proclamation issued by Abraham Lincoln on Jan. 1, 1863, during the American Civil War, declaring all "slaves within any State, or designated part of a State. . . then. . . in rebellion,. . . shall be then, thenceforward, and forever free." The states affected were enumerated in the proclamation; specifically exempted were slaves in parts of the South then held by Union armies. Lincoln's issuance of the Emancipation Proclamation marked a radical change in his policy; historians regard it as one of the great state documents of the U.S.After the outbreak of the Civil War, the slavery issue was made acute by the flight to Union lines of large numbers of slaves who volunteered to fight for their freedom and that of their fellow slaves. In these circumstances, a strict application of established policy would have required return of fugitive slaves to their Confederate masters and would have alienated the staunchest supporters of the Union cause in the North and abroad.Abolitionists had long been urging Lincoln to free all slaves, and public opinion seemed to support this view. Lincoln moved slowly and cautiously nonetheless; on March 13, 1862, the federal government forbade all Union army officers to return fugitive slaves, thus annulling in effect the fugitive slave laws. On April 10, on Lincoln's initiative, Congress declared the federal government would compensate slave owners who freed their slaves. All slaves in the District of Columbia were freed in this way on April 16, 1862. On June 19, 1862, Congress enacted a measure prohibiting slavery in U.S. territories, thus defying the Supreme Court decision in the Dred Scott case, which ruled that Congress was powerless to regulate slavery in the territories.Finally, after the Union victory in the Battle of Antietam (Sept. 17, 1862), Lincoln issued a preliminary proclamation on September 22, declaring his intention of promulgating another proclamation in 100 days, freeing the slaves in the states deemed in rebellion at that time. On Jan. 1, 1863, he issued the Emancipation Proclamation, conferring liberty on about 3,120,000 slaves. With the enactment of the 13th Amendment to the U.S. Constitution in effect in 1865, slavery was completely abolished.The results of the Emancipation Proclamation were far-reaching. From then on, sympathy with the Confederacy was identified with support of slavery. Antislavery sentiment in France and Great Britain, whose governments were friendly to the Confederacy, became so strong that it precluded the possibility of intervention by those governments in behalf of the Confederacy. As a further result of the proclamation, the Republican party became unified in principle and in organization, and the prestige it attained enabled it to hold power until 1884.For further information on this topic, see the Bibliography, sections 1146. African American history, 1154. Civil War, history.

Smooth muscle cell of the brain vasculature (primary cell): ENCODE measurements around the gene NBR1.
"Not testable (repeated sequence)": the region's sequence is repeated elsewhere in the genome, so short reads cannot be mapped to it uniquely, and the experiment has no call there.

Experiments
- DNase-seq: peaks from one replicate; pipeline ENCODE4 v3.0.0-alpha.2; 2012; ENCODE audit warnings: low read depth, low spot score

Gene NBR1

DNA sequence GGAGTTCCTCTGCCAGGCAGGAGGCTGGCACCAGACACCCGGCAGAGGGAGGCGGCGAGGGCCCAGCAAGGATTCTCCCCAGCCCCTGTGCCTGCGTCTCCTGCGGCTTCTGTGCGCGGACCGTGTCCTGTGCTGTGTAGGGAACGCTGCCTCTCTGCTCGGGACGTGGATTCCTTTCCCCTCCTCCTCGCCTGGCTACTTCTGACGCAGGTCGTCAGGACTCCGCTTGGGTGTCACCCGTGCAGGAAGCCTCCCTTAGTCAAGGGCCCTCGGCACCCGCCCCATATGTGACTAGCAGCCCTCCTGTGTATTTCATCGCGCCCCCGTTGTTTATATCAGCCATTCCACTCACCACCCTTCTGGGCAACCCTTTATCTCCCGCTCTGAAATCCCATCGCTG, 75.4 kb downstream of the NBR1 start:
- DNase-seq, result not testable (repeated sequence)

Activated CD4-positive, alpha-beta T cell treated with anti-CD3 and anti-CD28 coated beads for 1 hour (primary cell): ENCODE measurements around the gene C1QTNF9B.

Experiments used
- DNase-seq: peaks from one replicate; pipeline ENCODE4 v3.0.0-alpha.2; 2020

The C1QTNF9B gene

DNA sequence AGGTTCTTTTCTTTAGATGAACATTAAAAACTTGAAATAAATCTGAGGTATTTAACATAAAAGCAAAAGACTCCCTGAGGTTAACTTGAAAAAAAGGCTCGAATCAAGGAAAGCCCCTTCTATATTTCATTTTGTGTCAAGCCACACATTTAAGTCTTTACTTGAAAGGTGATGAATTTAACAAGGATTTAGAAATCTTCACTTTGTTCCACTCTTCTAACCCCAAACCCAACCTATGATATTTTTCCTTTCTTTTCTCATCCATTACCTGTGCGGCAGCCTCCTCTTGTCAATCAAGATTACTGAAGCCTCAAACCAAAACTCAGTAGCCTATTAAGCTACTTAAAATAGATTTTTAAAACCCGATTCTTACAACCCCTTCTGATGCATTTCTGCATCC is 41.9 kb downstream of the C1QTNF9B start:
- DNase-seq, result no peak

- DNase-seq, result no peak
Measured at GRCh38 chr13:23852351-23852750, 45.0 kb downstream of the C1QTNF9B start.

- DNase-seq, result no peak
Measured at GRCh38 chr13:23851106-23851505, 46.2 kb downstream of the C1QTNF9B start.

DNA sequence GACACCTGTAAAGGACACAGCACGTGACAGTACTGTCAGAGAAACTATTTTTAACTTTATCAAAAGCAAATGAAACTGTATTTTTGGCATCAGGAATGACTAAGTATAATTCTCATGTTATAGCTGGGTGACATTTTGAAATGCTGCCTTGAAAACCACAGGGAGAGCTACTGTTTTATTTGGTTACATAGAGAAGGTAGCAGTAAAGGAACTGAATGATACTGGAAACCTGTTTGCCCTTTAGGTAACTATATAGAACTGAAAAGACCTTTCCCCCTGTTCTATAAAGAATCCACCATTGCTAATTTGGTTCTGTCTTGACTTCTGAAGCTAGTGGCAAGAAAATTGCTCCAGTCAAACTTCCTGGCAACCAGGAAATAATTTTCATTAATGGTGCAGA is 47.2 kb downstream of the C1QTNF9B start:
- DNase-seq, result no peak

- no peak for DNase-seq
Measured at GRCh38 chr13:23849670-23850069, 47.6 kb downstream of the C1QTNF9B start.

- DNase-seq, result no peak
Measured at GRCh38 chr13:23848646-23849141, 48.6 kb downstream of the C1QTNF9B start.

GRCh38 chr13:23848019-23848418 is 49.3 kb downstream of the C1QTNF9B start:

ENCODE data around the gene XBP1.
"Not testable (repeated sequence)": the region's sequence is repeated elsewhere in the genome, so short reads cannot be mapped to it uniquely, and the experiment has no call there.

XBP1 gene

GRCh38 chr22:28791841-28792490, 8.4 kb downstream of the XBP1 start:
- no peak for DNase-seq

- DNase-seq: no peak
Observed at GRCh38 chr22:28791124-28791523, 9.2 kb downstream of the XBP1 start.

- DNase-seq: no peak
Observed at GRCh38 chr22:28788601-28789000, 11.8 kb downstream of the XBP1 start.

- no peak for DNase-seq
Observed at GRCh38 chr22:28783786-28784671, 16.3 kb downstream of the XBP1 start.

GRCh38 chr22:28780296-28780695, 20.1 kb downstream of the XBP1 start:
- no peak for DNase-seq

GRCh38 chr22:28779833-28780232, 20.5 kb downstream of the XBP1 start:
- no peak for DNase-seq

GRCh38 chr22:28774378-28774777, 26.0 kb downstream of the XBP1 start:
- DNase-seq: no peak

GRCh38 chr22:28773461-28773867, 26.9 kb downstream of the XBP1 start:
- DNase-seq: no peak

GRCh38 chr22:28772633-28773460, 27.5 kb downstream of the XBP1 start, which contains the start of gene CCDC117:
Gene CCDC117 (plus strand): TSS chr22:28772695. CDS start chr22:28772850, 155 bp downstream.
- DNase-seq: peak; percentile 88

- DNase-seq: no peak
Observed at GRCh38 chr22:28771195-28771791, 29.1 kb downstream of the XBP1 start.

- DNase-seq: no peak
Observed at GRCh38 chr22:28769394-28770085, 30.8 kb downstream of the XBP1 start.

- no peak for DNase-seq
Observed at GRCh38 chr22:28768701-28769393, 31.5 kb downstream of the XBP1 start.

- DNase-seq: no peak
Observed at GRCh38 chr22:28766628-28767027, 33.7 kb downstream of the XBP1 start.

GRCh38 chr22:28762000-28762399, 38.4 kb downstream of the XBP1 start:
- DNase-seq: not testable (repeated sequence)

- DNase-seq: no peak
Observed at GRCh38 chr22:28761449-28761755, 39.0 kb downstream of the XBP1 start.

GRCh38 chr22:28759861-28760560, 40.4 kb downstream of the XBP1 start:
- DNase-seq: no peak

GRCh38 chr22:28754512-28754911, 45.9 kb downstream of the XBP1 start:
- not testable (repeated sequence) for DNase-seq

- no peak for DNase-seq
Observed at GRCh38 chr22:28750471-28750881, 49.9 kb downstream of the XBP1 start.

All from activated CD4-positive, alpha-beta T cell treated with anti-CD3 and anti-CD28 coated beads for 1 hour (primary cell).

text of the emancipation proclamation